Safety

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TRANSPORTATION
Jolie and the other children will be chauffeured to the Civic
Auditorium where they’ll perform the Christmas program.

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“Motor vehicle crashes are the leading cause of death among
children,” says Dr. Ricardo Martinez, administrator of the National
Highway Traffic Safety Administration. They kill about 2,000
children and injure 325,000 others each year. And Legal Guide for
Day-to-Day Church Matters states that car, bus, and van accidents
are one of the top three types of injuries for which churches are
repeatedly sued. That means if you transport kids in your ministry
for any reason, you need to follow these guidelines:

Obtain written consent from the parent for any transportation
provided.

The driver must be at least 18 years of age and possess a valid
driver’s license.

All vehicle doors must be locked whenever the vehicle is in
motion.

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No vehicle shall begin moving until all children are seated and
secured in age-appropriate safety restraints, which must remain
fastened at all times the vehicle is in motion.

Children shall never be left unattended in a vehicle.

The back of pickup trucks must never be used to transport
children.

FIRE/EMERGENCY
Jolie is in the bathroom, and not with the class, when the fire
alarm goes off.
The National Fire Protection Association reports that each year
there’s roughly one reported fire for every 150 churches in the
United States and that the general trend of church fires of all
kinds is on a downward trend. That’s good news, and here are some
prevention tips to keep snuffing out potential tragedies.

Prepare an emergency evacuation plan that’s approved by your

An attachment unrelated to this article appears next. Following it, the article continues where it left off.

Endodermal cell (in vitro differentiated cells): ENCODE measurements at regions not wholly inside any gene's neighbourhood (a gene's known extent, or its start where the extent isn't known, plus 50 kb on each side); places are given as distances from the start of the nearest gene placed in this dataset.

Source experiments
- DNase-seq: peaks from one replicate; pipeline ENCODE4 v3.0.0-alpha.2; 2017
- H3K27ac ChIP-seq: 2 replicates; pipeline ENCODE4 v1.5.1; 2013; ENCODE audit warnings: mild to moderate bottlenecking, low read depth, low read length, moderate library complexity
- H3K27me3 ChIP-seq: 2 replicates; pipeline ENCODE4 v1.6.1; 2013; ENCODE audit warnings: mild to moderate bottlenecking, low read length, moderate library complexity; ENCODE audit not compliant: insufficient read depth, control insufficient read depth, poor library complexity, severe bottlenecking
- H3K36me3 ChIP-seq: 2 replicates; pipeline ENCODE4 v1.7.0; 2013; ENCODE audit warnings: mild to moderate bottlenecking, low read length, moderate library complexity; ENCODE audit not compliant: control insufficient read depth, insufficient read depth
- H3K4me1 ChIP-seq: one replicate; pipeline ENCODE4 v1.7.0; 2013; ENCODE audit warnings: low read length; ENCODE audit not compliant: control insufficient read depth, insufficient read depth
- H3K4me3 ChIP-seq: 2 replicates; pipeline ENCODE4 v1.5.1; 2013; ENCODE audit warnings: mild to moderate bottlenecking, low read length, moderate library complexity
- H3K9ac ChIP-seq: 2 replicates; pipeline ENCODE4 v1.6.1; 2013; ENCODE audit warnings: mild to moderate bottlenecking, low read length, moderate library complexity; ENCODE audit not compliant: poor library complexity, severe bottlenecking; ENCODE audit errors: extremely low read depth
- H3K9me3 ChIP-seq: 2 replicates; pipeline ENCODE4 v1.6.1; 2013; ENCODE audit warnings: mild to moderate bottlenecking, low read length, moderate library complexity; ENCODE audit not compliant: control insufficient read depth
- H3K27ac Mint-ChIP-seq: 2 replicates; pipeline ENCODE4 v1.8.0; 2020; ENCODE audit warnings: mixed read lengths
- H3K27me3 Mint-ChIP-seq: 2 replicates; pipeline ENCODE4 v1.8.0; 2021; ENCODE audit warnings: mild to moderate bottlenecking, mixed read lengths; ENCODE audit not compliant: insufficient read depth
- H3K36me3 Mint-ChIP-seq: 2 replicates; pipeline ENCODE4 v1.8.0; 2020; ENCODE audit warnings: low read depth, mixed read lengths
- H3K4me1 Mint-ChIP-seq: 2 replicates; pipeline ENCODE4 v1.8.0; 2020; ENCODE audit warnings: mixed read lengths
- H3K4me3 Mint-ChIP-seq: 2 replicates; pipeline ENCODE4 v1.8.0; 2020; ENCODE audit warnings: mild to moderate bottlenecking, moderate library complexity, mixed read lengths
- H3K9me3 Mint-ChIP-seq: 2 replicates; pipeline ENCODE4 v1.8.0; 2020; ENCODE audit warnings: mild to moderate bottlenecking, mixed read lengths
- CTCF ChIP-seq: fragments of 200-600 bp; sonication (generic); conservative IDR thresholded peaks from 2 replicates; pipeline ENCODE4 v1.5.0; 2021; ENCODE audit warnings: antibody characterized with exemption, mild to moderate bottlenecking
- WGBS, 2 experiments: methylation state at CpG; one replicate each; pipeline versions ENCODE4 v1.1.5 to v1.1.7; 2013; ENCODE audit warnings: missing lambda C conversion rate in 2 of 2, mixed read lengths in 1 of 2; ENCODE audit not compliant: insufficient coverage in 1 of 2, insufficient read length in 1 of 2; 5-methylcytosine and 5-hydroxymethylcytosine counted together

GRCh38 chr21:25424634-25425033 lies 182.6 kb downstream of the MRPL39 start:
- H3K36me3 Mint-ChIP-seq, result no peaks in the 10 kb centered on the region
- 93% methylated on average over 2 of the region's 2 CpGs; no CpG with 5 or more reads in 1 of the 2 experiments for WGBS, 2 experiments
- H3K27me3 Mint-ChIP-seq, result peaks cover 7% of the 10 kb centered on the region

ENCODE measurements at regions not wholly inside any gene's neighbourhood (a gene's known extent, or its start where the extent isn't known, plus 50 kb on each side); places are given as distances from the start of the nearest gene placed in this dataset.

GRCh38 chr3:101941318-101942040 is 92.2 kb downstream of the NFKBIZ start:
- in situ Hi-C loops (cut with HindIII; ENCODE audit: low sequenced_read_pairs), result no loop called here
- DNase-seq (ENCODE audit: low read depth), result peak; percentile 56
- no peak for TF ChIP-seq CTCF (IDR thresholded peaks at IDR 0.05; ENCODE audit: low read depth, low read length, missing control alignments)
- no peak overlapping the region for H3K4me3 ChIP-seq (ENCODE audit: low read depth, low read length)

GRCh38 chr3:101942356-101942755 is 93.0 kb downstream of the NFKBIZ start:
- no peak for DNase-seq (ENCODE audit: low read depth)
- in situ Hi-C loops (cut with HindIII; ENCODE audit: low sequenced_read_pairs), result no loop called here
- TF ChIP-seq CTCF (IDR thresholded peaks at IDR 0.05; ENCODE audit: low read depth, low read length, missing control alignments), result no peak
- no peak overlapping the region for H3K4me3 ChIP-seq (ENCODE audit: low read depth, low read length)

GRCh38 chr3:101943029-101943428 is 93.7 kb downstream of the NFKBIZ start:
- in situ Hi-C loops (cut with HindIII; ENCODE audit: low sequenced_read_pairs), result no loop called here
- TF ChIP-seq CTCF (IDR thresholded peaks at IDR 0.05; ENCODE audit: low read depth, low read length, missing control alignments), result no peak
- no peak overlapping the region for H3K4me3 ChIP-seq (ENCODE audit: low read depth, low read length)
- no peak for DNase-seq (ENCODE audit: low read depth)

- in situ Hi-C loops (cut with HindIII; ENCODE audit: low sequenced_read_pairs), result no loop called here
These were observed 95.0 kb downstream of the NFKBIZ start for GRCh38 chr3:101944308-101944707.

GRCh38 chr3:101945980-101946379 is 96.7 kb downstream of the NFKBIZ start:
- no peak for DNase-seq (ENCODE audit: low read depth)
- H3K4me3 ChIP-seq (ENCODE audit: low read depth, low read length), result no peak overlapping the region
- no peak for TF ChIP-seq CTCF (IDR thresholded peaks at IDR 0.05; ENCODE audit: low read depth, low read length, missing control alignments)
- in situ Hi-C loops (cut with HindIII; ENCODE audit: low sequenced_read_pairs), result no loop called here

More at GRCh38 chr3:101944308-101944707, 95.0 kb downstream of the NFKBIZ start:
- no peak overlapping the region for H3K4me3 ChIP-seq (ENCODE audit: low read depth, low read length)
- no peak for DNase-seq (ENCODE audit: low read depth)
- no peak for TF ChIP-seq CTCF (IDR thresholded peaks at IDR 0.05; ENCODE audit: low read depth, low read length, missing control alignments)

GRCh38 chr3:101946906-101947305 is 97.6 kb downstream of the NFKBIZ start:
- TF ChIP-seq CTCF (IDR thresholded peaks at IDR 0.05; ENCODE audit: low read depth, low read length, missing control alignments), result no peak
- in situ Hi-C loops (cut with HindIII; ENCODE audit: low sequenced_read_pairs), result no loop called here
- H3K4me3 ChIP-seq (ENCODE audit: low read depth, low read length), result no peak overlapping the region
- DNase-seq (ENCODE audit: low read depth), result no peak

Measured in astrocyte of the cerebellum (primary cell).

local fire authority and addresses staff responsibility in these
areas:
-sounding of fire alarms and notification of local
authorities.
-evacuation procedures, including gathering points, head counts,
primary and secondary means of exiting, and checking to ensure
complete evacuation of the buildings.
-fire containment procedures; for example, closing of fire doors
or other barriers.

Emergency evacuation procedures should be posted on each floor
of each building in locations highly visible to staff and
children.

An emergency number such as 911 should be posted in a
conspicuous place near each telephone along with other emergency
numbers.

Require monthly fire and emergency drills for staff and
children.

CHILD ABUSE/ABDUCTION
Jolie’s dad lives in a neighboring state.

“We need to avoid hysteria [about child abuse]. Churches are not
covens for sexual abuse, but it is happening too often. It’s
harmful not only to the child, family, and the church, but it’s
harmful to the gospel,” says William Stout, co-author of The Good
Shepherd Program, a program designed to help churches and other
ministries develop strategies to reduce the risk of abuse or injury
to kids.

Stout says two of the largest insurance companies that insure
churches report that they receive up to two claims a day from
churches for serious injury and one a day for sexual molestation.
Those aren’t incredible numbers considering there are approximately
300,000 churches in the United States, but as Stout said, it’s
still too often. Here’s what you can do to safeguard your ministry
against the risk of child abuse and abduction.

Abduction
Use a claim check, ticket, or token system so
children are dismissed only with the person who dropped the child
off.

Have parents give written permission if someone other than
themselves will pick up a child.

Create a poster that highlights your drop-off/pick-up policies
for parents.

Fence play areas and require that children always have adult
supervision on the playground.

Child Abuse
The National Foundation to Prevent Child Sexual Abuse reports that
one in three girls and one in six boys will be subjected to some
form of sexual abuse by the age of 18.

Every state has mandatory child-abuse reporting laws. Volunteers
and staff who work with kids in your ministry may be mandated